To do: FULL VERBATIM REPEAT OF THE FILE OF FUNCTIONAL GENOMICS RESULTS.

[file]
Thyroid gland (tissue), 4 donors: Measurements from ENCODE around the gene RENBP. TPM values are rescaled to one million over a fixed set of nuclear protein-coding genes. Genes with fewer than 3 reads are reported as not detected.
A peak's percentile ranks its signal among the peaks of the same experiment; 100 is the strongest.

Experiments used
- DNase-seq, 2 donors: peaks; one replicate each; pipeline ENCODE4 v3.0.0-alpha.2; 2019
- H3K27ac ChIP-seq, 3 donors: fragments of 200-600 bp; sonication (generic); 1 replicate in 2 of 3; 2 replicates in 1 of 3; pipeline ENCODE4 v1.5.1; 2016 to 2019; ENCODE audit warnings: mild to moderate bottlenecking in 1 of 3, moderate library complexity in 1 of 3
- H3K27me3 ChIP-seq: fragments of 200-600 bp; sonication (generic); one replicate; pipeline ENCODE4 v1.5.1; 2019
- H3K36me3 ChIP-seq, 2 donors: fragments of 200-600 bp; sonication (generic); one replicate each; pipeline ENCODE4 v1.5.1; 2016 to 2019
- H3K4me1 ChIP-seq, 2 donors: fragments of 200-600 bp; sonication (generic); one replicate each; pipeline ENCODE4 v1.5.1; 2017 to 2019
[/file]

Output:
Thyroid gland (tissue), 4 donors: Measurements from ENCODE around the gene RENBP. TPM values are rescaled to one million over a fixed set of nuclear protein-coding genes. Genes with fewer than 3 reads are reported as not detected.
A peak's percentile ranks its signal among the peaks of the same experiment; 100 is the strongest.

Experiments used
- DNase-seq, 2 donors: peaks; one replicate each; pipeline ENCODE4 v3.0.0-alpha.2; 2019
- H3K27ac ChIP-seq, 3 donors: fragments of 200-600 bp; sonication (generic); 1 replicate in 2 of 3; 2 replicates in 1 of 3; pipeline ENCODE4 v1.5.1; 2016 to 2019; ENCODE audit warnings: mild to moderate bottlenecking in 1 of 3, moderate library complexity in 1 of 3
- H3K27me3 ChIP-seq: fragments of 200-600 bp; sonication (generic); one replicate; pipeline ENCODE4 v1.5.1; 2019
- H3K36me3 ChIP-seq, 2 donors: fragments of 200-600 bp; sonication (generic); one replicate each; pipeline ENCODE4 v1.5.1; 2016 to 2019
- H3K4me1 ChIP-seq, 2 donors: fragments of 200-600 bp; sonication (generic); one replicate each; pipeline ENCODE4 v1.5.1; 2017 to 2019